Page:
Mayan ‘apocalypse’ codex goes on display
The famous Dresdner Codex, one of the original Mayan books that set the end of the Mayan calendar on December 21, 2012, went on display in Dresden on Friday as part of an exhibition on the apocalyptic prophecy.
The 78-page book, also known as the Codex Dresdensis, which has been in the eastern German town since 1739, is being exhibited for the next few months in the Book Museum of the Saxon State Library, informs thelocal.de
The codex consists of 39 leaves made of bark, each around 20 centimetres long, encased in wooden lids and wrapped in jaguar hide. It is thought to have been written and illustrated in several phases the 13th century – when the high period of Mayan culture had already been dead for at least four centuries – by up to eight authors.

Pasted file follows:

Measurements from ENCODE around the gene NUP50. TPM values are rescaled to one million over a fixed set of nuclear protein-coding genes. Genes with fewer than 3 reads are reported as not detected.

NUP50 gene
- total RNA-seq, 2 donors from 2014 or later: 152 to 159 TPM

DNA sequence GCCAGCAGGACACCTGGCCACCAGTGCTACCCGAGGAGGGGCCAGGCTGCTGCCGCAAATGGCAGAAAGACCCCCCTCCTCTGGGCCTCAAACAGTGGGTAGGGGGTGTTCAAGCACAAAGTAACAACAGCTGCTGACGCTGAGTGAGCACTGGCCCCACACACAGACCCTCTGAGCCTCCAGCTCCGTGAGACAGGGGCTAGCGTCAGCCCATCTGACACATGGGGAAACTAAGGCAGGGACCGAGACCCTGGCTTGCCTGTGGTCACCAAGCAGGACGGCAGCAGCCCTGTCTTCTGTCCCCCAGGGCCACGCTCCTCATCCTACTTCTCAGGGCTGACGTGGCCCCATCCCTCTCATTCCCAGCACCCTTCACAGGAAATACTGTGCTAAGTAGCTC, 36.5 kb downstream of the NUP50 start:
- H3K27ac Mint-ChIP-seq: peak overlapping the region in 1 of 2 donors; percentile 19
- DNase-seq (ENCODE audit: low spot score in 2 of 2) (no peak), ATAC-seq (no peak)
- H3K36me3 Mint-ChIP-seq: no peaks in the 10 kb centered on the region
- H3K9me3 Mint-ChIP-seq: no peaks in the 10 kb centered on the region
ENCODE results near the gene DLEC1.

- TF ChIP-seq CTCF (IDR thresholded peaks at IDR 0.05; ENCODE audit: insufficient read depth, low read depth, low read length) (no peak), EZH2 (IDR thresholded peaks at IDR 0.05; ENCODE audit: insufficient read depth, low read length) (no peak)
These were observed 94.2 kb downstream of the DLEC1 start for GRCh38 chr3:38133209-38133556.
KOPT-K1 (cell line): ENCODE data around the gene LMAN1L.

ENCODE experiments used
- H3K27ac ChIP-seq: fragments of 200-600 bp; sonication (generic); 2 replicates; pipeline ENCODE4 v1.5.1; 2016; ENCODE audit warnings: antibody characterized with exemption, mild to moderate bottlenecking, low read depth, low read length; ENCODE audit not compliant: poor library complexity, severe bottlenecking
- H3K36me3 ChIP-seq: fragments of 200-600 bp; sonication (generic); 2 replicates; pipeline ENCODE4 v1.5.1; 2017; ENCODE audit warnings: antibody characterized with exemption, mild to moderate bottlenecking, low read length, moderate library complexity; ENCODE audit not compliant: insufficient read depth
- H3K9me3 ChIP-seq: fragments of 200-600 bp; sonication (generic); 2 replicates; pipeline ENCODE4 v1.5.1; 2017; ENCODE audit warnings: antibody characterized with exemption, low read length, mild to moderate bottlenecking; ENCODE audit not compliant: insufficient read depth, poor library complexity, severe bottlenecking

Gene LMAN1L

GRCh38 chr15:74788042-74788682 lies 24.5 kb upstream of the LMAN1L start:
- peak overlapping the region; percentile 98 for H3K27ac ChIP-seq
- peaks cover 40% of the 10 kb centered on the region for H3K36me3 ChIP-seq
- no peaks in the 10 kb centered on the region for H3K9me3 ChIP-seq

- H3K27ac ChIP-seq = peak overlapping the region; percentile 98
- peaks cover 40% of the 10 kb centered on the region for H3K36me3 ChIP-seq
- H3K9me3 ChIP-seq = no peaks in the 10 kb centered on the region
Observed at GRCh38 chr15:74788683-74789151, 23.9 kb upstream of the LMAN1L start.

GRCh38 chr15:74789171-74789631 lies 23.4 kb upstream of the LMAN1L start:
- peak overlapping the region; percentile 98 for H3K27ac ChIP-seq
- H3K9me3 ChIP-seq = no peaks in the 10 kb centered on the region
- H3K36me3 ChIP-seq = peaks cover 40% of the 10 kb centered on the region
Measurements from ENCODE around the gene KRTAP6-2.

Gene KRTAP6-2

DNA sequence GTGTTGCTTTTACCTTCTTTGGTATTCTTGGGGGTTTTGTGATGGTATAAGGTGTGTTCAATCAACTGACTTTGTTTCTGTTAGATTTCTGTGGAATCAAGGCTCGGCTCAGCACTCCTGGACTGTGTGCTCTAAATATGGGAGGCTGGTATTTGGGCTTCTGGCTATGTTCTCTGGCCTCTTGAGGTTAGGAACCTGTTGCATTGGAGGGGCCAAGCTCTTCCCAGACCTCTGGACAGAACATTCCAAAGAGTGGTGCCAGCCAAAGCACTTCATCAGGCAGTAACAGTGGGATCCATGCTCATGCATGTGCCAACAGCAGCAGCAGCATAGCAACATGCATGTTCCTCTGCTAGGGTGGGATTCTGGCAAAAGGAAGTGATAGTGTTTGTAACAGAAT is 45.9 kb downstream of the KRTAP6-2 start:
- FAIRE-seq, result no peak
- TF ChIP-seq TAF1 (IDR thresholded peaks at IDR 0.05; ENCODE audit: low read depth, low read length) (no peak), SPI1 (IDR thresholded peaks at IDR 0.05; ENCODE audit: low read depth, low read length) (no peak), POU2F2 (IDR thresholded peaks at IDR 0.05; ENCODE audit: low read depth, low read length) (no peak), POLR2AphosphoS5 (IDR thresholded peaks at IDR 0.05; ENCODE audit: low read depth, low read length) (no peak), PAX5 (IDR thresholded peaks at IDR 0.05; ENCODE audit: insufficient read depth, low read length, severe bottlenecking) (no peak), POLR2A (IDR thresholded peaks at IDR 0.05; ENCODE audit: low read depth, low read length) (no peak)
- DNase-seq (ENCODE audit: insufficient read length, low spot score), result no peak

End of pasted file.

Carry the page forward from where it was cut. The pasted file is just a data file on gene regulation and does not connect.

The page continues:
Eventually, researchers used the Dresdner Codex to determine that the end of the 13th Mayan calendar cycle would fall on December 21, 2012. This date is illustrated in the book with the image of a giant crocodile spewing water from its mouth.
Many esoteric researchers have interpreted this as a sign of a coming apocalypse, but archaeologists and other researchers have downplayed this notion.
Sven Gronemeyer, a researcher of Mayan culture from North Rhine-Westphalia said last year that his decoding of an old stone tablet referencing 2012 has shown that the Native American civilization merely expected the return of one of their gods on that date.